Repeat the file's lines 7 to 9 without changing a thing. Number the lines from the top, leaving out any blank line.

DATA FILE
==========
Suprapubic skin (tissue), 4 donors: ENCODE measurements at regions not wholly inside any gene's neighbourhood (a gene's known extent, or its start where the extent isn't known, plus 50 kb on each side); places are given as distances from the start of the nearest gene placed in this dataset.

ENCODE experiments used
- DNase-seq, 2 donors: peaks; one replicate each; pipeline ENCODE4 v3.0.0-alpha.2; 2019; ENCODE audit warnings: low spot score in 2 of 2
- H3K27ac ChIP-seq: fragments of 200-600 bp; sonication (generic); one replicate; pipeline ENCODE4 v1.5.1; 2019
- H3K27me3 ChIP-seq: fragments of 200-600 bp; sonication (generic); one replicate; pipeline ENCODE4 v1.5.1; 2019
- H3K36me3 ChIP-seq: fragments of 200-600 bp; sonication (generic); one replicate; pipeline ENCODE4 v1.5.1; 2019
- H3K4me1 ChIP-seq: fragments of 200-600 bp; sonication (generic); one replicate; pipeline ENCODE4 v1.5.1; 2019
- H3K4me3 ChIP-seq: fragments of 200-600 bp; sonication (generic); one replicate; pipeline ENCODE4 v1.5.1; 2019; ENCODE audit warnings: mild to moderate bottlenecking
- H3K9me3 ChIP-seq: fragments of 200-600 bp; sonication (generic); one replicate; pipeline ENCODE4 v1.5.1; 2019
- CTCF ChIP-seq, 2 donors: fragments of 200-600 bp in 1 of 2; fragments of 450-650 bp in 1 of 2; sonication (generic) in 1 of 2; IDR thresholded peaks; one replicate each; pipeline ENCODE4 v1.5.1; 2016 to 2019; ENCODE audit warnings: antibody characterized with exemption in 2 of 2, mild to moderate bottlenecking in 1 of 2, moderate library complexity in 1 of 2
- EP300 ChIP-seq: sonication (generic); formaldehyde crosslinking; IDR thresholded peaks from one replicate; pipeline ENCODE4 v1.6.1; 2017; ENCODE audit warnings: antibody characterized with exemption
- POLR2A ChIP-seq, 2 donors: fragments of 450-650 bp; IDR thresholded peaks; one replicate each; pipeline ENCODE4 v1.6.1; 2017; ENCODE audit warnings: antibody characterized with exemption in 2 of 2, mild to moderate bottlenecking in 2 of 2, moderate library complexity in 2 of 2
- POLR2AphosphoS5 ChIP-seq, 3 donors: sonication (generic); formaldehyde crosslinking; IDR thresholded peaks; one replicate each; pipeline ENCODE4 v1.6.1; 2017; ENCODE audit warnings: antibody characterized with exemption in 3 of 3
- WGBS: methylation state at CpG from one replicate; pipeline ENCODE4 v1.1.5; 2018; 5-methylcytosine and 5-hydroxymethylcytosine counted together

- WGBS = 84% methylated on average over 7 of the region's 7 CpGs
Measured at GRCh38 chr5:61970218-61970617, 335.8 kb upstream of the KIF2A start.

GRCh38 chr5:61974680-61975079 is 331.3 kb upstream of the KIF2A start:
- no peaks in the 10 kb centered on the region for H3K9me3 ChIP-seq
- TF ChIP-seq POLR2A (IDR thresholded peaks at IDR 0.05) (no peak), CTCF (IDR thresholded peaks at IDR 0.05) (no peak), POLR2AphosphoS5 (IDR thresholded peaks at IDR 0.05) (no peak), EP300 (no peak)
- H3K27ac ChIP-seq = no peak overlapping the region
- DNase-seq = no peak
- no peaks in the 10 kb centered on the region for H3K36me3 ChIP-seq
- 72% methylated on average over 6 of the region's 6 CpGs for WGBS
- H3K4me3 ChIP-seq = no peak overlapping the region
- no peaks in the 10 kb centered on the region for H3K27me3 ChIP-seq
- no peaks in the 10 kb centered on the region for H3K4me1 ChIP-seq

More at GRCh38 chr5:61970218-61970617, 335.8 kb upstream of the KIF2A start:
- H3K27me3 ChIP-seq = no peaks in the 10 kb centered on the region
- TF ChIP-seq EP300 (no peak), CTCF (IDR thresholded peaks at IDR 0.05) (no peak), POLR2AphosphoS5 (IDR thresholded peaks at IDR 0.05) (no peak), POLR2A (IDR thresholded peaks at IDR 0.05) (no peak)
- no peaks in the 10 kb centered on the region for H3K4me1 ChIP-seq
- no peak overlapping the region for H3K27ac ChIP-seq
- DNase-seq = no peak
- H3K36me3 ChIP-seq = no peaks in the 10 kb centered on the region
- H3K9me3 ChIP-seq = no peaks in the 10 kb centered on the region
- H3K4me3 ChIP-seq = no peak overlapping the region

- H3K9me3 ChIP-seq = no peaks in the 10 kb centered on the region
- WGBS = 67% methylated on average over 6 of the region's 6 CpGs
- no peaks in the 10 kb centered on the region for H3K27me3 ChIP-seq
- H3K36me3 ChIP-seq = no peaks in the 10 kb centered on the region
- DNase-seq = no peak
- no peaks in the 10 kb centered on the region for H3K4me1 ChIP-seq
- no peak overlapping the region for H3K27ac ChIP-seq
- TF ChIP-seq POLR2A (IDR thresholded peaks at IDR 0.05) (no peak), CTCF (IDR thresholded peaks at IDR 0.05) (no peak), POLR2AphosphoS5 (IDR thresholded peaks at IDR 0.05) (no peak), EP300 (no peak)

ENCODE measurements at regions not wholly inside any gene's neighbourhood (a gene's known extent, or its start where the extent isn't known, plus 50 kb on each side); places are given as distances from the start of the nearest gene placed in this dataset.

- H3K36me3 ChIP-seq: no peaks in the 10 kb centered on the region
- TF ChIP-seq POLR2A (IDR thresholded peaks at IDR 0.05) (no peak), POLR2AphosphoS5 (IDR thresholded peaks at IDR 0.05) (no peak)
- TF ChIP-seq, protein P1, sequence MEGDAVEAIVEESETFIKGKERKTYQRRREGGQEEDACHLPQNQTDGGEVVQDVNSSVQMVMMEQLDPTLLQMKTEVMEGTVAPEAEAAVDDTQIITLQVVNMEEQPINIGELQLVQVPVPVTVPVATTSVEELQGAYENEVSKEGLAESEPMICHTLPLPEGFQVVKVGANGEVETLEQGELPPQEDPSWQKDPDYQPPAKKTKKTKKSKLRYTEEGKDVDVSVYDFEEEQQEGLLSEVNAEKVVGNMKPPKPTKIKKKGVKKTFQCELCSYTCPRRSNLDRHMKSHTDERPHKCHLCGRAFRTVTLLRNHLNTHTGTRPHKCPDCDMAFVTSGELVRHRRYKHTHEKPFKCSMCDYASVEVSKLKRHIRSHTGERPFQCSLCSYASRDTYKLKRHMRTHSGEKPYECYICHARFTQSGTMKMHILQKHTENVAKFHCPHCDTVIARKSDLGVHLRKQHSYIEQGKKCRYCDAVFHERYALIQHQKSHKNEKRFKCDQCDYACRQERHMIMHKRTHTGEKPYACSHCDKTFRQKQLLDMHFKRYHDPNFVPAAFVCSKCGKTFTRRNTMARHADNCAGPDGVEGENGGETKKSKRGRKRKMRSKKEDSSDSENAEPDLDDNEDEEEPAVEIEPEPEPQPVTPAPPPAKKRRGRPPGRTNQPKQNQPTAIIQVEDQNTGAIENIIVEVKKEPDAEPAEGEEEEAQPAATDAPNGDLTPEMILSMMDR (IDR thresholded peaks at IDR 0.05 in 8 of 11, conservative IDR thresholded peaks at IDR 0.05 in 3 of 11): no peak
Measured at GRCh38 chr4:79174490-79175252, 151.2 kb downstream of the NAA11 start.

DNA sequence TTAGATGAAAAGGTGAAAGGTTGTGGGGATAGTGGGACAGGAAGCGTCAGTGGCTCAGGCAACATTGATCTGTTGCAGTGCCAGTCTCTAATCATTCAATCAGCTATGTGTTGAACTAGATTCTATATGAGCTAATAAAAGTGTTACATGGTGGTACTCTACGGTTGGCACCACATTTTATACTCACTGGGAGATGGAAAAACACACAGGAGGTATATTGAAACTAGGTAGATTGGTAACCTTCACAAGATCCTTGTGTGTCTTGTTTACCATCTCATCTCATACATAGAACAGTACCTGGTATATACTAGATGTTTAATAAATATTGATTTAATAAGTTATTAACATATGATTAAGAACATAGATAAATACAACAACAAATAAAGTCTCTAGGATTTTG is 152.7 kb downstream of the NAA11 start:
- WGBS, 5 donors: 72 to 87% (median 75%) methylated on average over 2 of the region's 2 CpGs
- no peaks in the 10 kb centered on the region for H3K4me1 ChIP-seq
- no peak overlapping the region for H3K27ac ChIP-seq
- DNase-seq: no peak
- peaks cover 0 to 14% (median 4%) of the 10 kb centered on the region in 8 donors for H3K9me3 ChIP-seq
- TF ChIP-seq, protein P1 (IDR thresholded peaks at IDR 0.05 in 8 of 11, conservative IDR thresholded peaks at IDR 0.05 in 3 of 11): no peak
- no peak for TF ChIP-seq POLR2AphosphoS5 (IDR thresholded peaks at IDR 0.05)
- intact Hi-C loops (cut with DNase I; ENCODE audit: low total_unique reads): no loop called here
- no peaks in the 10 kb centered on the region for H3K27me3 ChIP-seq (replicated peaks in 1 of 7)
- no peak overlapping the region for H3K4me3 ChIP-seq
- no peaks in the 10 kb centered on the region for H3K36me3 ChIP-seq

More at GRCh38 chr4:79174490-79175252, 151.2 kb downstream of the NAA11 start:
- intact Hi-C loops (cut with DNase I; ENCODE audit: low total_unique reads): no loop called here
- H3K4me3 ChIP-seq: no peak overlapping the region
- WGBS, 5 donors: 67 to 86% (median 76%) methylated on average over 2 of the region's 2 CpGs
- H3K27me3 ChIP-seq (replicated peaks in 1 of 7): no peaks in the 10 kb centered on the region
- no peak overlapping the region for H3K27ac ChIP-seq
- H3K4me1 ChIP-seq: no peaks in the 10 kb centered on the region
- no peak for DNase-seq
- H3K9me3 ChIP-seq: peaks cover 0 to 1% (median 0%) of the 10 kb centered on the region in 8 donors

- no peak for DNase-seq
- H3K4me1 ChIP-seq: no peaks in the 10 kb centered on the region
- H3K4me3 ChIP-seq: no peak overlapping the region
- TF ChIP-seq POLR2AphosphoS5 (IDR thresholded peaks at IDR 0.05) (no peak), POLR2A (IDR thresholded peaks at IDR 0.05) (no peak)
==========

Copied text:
- H3K4me1 ChIP-seq: fragments of 200-600 bp; sonication (generic); one replicate; pipeline ENCODE4 v1.5.1; 2019
- H3K4me3 ChIP-seq: fragments of 200-600 bp; sonication (generic); one replicate; pipeline ENCODE4 v1.5.1; 2019; ENCODE audit warnings: mild to moderate bottlenecking
- H3K9me3 ChIP-seq: fragments of 200-600 bp; sonication (generic); one replicate; pipeline ENCODE4 v1.5.1; 2019